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August 21st, 2003

When I was a kid, the kids who went to the local missionary baptist church always told the rest of us that when you die, you get to watch a movie version of your entire life, apparently as an essential process in one's personal rush to judgment. Albert Brooks turned the notion into a brilliant concept for a movie called "Defending Your Life", although like many of Mr. Brooks' best concepts, the movie did not quite live up to the scenario.

But I notice that even before I achieve some post-life experience, I read life around me as if it were a novel or film. Evelyn Waugh's Charles Ryder, the quintessential "ordinary man looking in on the truly eccentric", is portrayed in "Brideshead Revisted" as someone who relates everything in his emotional life to a book or movie. I just notice how much I infer from every bit of data I receive. In part, this is healthy and natural. But I am not prepared to self-diagnose whether in part it is a bit excessive. I just notice that I live my life as if I were watching a cinema show sometimes, and I am grateful that they do not put excessive butter on the popcorn.

I always find that although I am a reasonably subtle person, I am surrounded by people far more subtle than I am. My personal movie is more like "Willy Wonka and the Chocolate Factory" or the original version of "The Winslow Boy" (I have a budding crush on the film actress Margaret Leighton), than like "8 1/2" or "The Conformist".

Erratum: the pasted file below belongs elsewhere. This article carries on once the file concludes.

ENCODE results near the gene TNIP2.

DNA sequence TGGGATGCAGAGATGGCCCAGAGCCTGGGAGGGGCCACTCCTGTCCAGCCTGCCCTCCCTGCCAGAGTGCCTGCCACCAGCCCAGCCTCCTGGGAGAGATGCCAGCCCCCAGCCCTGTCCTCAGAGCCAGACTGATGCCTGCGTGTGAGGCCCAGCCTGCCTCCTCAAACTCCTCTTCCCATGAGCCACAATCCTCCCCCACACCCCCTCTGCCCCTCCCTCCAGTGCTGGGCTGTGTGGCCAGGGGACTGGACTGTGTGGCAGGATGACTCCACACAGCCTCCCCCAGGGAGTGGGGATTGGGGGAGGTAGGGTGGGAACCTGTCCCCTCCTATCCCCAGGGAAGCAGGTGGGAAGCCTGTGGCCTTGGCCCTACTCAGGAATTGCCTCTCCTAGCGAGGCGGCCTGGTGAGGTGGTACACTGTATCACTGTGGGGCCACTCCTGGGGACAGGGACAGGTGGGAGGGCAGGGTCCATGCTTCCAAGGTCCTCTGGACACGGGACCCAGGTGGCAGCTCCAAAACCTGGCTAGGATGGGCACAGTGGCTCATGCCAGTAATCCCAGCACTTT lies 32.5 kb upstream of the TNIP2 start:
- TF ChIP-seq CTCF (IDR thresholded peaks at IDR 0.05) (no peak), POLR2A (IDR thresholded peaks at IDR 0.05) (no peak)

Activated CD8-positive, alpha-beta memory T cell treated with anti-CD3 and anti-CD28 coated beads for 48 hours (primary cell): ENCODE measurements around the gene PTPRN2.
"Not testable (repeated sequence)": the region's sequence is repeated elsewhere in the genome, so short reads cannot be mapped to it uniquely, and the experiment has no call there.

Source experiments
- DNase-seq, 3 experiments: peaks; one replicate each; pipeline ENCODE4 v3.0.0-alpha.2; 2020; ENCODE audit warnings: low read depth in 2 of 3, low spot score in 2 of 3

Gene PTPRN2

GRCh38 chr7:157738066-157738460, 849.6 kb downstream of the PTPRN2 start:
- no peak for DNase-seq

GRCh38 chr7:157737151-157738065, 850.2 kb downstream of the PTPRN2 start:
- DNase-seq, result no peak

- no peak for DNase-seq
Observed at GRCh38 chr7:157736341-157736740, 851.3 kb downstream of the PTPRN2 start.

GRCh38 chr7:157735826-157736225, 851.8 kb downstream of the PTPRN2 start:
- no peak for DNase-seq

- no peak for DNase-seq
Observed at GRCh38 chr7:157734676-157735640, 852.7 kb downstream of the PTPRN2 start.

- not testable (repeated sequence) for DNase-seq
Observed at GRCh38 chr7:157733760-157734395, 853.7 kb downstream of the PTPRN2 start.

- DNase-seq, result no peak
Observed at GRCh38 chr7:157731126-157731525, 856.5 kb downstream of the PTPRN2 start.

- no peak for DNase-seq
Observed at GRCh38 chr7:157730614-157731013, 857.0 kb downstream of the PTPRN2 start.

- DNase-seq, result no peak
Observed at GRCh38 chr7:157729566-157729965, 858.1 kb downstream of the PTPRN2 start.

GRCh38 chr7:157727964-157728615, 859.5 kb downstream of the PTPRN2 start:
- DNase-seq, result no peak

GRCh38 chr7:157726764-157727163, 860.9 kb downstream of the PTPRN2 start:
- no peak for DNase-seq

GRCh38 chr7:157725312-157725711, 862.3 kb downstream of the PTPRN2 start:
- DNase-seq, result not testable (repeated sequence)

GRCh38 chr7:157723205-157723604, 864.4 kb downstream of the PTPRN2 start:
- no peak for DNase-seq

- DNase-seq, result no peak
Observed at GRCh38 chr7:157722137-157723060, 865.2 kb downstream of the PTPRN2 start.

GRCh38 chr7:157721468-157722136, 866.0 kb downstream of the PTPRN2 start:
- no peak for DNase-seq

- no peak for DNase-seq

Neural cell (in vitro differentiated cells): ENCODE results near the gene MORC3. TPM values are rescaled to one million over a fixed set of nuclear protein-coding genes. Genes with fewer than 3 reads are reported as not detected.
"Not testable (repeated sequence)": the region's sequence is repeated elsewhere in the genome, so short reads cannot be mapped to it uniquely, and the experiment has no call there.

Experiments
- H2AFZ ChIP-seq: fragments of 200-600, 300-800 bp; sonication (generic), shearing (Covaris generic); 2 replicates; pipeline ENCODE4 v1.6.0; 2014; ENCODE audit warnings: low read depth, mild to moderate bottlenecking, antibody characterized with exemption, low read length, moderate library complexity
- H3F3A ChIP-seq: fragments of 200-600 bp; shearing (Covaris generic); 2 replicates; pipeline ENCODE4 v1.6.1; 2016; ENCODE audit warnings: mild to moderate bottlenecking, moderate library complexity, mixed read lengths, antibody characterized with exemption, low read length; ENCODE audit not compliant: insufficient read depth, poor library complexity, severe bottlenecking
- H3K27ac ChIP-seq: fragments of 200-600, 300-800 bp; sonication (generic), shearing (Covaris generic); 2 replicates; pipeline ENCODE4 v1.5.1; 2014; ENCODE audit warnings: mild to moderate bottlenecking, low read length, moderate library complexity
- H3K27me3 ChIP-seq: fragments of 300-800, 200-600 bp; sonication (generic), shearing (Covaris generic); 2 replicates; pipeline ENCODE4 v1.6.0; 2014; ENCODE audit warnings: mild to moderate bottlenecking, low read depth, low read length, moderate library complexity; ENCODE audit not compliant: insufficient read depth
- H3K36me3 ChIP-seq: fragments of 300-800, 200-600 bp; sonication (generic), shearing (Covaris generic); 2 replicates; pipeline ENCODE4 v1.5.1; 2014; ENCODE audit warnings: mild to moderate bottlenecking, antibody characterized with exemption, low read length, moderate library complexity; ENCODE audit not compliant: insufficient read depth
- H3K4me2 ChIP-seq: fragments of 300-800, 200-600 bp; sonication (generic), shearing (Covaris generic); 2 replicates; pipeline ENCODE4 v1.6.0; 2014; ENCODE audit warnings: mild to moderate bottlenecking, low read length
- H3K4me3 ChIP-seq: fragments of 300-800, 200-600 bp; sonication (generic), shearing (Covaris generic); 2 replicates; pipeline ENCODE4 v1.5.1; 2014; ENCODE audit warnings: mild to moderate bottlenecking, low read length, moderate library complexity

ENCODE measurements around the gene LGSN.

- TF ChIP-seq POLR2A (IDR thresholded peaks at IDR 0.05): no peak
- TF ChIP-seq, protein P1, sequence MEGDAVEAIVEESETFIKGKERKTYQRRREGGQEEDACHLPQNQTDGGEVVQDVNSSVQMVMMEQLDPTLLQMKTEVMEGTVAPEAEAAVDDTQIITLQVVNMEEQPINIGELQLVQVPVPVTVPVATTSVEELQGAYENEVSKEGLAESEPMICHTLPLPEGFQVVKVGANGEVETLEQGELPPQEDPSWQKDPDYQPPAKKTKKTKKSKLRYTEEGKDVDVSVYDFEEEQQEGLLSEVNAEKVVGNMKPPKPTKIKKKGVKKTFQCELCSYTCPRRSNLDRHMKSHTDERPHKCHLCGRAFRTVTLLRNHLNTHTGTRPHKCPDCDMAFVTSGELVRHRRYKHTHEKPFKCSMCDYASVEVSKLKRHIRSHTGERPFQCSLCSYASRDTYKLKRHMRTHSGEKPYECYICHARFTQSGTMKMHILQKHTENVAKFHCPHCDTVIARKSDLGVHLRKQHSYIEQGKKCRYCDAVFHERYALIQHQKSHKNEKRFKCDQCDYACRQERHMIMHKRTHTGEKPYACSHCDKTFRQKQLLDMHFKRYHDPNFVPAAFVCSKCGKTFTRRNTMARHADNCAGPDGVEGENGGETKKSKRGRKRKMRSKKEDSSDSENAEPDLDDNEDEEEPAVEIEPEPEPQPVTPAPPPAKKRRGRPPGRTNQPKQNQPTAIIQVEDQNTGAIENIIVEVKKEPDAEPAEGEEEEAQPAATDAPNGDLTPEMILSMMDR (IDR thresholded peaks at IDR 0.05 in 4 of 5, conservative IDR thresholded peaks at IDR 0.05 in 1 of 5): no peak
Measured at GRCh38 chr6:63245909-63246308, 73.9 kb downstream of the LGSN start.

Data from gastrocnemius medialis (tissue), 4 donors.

I sometimes call myself "ordinary", not as a value judgment on myself, but because I would like to be like that woman Sarah in the children's book I read last weekend: "I am plain and tall". I'll bet I could spend years in counseling, if I wished, learning that I am more complex and ignoble than I ever imagined. But I would rather be plain and tall.

I like people who are what I call "plain in the best sense". I like people who are comfortable with who they are, and whose assertion is quiet, and assured. I like people who don't worry how they look, or how rich they are, or what obstacles keep them from living. I like people who just live out their lives, plain and simple. It may be a gift to be simple, as the song says, or it may be a choice. I don't know. But I long for simplicity, even as I suspect I am making my analysis far too simple.

I'm on another road trip, in another hotel room, far busier than I imagined I would be tonight. Thank goodness for post-it notes and Domino's pizza.
But I have this instinct that quiet, simple times are ahead, and if I am fortunate to enjoy some simple time off soon, I will be enough of a pure simpleton to enjoy it.

radio songs

"I don't know what it was that was painful, but sometimes it's there in your face. There are times when you just look disdainful of the human race"--old Al Stewart song

a cynic is a romantic once removedCollapse )